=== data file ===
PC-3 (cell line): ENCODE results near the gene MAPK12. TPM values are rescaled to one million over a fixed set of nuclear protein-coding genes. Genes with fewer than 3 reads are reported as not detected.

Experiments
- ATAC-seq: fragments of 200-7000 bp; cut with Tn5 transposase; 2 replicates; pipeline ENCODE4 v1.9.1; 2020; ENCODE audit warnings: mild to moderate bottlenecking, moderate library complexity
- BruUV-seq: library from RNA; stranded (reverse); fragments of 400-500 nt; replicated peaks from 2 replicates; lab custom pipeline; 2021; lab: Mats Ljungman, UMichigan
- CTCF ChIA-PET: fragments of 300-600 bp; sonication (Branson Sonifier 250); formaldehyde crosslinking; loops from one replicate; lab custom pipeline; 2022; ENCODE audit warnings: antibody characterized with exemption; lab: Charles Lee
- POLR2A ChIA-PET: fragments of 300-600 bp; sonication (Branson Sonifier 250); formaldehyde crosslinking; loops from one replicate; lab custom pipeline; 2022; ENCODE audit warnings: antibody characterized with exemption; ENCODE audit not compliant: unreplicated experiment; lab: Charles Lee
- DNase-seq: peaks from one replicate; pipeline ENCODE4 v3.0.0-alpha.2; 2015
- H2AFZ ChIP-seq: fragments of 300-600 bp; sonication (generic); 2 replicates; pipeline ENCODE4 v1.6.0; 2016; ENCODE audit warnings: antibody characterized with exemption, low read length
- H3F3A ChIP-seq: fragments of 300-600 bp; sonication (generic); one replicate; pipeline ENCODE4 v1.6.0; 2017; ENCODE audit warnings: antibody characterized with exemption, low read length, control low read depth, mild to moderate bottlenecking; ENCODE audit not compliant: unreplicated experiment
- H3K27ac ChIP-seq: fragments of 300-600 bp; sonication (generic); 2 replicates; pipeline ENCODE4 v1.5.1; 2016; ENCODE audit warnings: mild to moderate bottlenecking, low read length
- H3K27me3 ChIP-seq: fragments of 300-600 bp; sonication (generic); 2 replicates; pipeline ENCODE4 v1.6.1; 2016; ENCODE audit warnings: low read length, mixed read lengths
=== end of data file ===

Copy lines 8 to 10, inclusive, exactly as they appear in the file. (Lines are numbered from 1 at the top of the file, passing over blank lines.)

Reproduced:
- H2AFZ ChIP-seq: fragments of 300-600 bp; sonication (generic); 2 replicates; pipeline ENCODE4 v1.6.0; 2016; ENCODE audit warnings: antibody characterized with exemption, low read length
- H3F3A ChIP-seq: fragments of 300-600 bp; sonication (generic); one replicate; pipeline ENCODE4 v1.6.0; 2017; ENCODE audit warnings: antibody characterized with exemption, low read length, control low read depth, mild to moderate bottlenecking; ENCODE audit not compliant: unreplicated experiment
- H3K27ac ChIP-seq: fragments of 300-600 bp; sonication (generic); 2 replicates; pipeline ENCODE4 v1.5.1; 2016; ENCODE audit warnings: mild to moderate bottlenecking, low read length